In his first live Sunday talk show interview, Texas Gov. George W. Bush yesterday lauded the Supreme Court's two most consistently conservative and antiabortion jurists, while refusing to comment on Justice David H. Souter, a nominee of Bush's father who has emerged as a major disappointment to conservatives.
The GOP presidential candidate also said he would not rule out raising the minimum age for Social Security eligibility and that he would be inclined to oppose purely humanitarian military interventions, such as those in Somalia and Haiti. He said people should be able to sue their managed health care companies, staking out a critical area of disagreement with congressional GOP leaders.
While most of what Bush said in yesterday's interview on NBC's "Meet the Press" was not new, he did offer several nuggets of nuance on a range of foreign, domestic and economic policy areas under sometimes aggressive questioning by host Tim Russert.
It was a busy day on the morning news programs, with GOP presidential candidates Steve Forbes and Arizona Sen. John McCain, and Reform Party candidate Patrick J. Buchanan, also making appearances. While Forbes and Buchanan spent much of their time criticizing Bush, McCain used his appearance on CBS's "Face the Nation" to defend himself against charges from his political critics that he is too emotionally unstable to be president.
McCain, who was a prisoner of war for more than five years in North Vietnam, said not only was he stable but that he would release his medical records. He said he did not believe that his GOP Senate colleagues were responsible for the rumors--as has been reported--and asserted that, as president, he would be able to work with those with whom he has clashed.
McCain, who some polls show is drawing even with Bush in New Hampshire, tried to flip the criticism to his advantage by reinforcing his image as a maverick politician. "Have I gotten angry?" he said. "Sure, I get angry. I got angry at this [budget] bill that we just passed, that really is such an outrageous waste of the taxpayers' money."
When Russert asked Bush how he would be different from Clinton as president, Bush repeated a familiar theme from his stump speech, "Well, first, I'd bring honor and integrity to the White House."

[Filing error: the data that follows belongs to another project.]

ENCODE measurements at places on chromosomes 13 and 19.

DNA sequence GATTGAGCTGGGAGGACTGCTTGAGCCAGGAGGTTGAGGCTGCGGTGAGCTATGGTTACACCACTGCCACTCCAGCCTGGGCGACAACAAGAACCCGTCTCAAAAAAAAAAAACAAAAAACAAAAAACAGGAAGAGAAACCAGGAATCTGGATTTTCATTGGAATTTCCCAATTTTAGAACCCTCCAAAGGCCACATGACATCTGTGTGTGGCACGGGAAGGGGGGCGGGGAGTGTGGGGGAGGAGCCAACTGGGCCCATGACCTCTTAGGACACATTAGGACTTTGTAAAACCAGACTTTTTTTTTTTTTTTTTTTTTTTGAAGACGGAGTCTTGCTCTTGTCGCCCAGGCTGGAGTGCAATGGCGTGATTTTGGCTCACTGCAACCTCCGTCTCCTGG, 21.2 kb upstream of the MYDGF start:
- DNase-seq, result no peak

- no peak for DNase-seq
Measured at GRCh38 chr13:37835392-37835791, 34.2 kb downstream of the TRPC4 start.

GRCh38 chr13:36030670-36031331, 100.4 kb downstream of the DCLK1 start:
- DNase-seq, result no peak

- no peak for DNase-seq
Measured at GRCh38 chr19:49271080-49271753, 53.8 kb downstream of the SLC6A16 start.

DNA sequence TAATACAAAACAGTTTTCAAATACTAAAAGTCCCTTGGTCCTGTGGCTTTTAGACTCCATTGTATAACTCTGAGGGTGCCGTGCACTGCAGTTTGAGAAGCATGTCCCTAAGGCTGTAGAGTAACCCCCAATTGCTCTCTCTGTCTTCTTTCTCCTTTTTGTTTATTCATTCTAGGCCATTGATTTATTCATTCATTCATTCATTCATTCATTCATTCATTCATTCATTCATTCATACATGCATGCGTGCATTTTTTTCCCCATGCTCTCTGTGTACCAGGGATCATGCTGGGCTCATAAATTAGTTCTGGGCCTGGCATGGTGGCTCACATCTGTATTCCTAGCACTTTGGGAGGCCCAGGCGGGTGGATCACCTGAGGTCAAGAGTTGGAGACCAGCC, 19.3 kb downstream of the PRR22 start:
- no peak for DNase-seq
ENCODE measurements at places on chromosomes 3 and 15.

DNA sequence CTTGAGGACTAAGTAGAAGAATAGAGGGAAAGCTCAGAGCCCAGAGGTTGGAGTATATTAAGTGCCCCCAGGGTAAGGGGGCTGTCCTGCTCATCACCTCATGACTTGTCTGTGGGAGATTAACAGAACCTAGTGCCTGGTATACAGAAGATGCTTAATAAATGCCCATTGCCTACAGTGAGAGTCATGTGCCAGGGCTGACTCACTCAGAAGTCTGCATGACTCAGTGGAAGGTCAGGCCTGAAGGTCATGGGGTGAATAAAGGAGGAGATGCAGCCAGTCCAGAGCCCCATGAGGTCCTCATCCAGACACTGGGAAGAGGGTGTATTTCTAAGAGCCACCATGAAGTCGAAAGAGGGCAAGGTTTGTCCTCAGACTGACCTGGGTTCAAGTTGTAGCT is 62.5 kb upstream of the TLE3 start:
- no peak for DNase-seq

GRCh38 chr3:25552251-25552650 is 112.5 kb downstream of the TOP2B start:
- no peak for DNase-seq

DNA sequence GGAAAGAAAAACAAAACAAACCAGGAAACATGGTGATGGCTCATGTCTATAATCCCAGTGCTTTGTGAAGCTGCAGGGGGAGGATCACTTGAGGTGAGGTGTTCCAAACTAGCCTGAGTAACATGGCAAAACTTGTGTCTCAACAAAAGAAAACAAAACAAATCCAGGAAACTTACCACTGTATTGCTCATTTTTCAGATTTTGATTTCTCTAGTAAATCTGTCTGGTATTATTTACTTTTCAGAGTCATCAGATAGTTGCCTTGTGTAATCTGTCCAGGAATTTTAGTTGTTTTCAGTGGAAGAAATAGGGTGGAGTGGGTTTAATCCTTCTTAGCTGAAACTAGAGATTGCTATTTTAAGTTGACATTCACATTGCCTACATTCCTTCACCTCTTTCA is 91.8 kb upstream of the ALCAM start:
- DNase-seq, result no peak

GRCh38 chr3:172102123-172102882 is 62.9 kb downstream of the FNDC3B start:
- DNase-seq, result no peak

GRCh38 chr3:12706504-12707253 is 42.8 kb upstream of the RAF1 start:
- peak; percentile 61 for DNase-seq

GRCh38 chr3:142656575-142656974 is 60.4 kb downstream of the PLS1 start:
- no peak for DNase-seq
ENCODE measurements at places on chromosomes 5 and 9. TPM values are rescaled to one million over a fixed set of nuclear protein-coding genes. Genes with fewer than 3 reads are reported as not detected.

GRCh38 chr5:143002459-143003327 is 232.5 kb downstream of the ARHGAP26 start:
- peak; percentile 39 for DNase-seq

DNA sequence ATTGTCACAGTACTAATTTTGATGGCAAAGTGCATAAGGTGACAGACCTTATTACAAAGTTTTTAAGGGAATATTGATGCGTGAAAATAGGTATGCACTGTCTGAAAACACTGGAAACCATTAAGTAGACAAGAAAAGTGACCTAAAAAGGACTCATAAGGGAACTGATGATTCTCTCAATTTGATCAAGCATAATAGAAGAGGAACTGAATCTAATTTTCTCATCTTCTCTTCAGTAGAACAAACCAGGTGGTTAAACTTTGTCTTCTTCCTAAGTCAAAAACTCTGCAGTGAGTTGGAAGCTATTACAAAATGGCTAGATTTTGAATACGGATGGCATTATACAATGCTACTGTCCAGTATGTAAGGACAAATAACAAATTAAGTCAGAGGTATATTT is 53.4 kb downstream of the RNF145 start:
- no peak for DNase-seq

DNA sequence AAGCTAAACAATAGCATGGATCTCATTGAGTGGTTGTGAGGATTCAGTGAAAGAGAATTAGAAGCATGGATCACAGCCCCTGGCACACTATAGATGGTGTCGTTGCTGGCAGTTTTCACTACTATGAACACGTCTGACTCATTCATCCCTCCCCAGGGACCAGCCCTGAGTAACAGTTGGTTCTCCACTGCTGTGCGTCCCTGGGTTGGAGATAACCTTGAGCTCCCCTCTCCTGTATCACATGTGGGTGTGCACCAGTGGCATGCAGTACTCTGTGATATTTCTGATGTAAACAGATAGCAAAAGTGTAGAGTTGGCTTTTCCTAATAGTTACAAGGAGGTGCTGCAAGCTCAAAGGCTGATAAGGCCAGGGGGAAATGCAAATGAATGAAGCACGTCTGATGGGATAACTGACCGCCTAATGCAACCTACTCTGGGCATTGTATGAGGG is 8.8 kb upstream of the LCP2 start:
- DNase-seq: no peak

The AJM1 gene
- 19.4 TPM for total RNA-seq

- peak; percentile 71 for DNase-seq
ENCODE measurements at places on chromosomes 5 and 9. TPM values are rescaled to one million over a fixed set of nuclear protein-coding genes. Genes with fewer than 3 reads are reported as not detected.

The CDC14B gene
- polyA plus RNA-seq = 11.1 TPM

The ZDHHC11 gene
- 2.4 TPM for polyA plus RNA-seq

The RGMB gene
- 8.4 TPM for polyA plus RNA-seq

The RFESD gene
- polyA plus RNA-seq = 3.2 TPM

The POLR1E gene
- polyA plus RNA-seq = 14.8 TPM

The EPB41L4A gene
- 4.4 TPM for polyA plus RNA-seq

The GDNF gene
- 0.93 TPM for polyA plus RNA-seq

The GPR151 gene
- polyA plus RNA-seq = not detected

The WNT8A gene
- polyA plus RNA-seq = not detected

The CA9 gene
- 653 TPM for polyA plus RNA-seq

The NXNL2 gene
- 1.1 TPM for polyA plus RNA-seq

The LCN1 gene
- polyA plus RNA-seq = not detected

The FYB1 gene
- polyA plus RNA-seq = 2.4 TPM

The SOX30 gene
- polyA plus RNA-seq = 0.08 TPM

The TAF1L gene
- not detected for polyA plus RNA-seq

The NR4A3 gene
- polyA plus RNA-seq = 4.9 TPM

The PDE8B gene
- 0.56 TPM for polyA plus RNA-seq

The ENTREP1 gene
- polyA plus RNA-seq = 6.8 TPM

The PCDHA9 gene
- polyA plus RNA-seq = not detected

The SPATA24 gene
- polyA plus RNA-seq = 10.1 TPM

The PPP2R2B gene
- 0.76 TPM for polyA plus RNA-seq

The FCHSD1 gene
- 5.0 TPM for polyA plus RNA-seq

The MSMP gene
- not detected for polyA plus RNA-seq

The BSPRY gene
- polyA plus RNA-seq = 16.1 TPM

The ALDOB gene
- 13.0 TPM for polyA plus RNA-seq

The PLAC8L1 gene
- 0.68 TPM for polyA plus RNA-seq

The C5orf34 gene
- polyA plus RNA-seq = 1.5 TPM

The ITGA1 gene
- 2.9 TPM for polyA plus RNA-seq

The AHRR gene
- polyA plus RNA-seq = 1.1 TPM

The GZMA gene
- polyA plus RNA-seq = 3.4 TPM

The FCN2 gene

In the interview, Bush added: "I won't make decisions [based] on polls and focus groups. I've been frankly amazed at the amount of polling that goes on to determine the behavior of the White House, starting with, for example, where to take a summer vacation. I was floored."
Also revealing was what Bush did not, or would not, say. For instance, when Russert asked him which Supreme Court justices he likes most, he named Antonin Scalia and Clarence Thomas. Russert asked about Souter, the New Hampshire judge appointed by Bush's father.
"I'm not falling into that trap," Bush said, refusing to answer the question. Souter is scorned by many conservatives for joining with two of the moderate conservatives on the court in a 1992 case that upheld Roe v. Wade, the 1973 high court decision that established abortion rights.
Bush also held steadfast to his refusal to answer whether he had ever used drugs. He responded to a question about whether as president he could be blackmailed with anything from his past by saying, "If someone was willing to go public with information that was damaging, you'd have heard about it by now." But if blackmail were attempted, he said, "I'd tell them to get lost. That's what I'd tell them to do."
Bush offered murkier responses to some other questions. When asked whether he would demand to know a person's position on abortion before making a nomination to the Supreme Court, Bush did not answer yes or no. Instead, he said he would want to know whether that person would "strictly interpret the Constitution." Some abortion opponents have expressed dismay over what they call Bush's lack of commitment to the cause.
Bush also had trouble clarifying his policies toward China and Russia, which he had laid out in a major foreign policy address on Friday.
He said the United States should hold up a half-billion dollars in Export-Import Bank assistance to Russia because of that country's brutal human rights abuses in its conflict with Chechnya. But when asked by Russert why he wasn't applying that standard to China, which Bush has criticized for suppressing religious freedom, Bush said: "We have got to work with the Chinese. . . . We have a great opportunity in China to help an entrepreneurial class and a freedom-loving class grow and burgeon and become viable."
It was also in the area of foreign policy that Bush offered something new. In the past, he has been critical of the Clinton administration for involving the military in numerous foreign conflicts, but he has refused to say which interventions he opposed. When asked yesterday by Russert if he would "ever send American troops to a place like Haiti or Somalia," Bush responded: "I strongly doubt it. I strongly doubt it."
When Russert noted that Bush's father made the initial decision to send 30,000 troops to Somalia on a humanitarian mission, Bush cut him off, saying, "I'm not going to second-guess my good father. My good dad."
On a key domestic issue, high on the voters' agenda, Bush said he would support legislation allowing patients to sue HMOs--provided the proposal was fashioned similarly to Texas's law. In Texas, a patient must first appeal an HMO's decision to an independent review panel. If the HMO refused to honor the panel's finding that a certain medical procedure was necessary, the patient would be able to sue.
Bush also said he probably would not meet with the gay group, Log Cabin Republicans, saying it would create a "huge political nightmare." In his interview on CBS, McCain pointed out that he had already met with the group. And Forbes said on CNN's "Late Edition" that he would be willing to meet the group.
CAPTION: George W. Bush says he won't "second-guess my good father."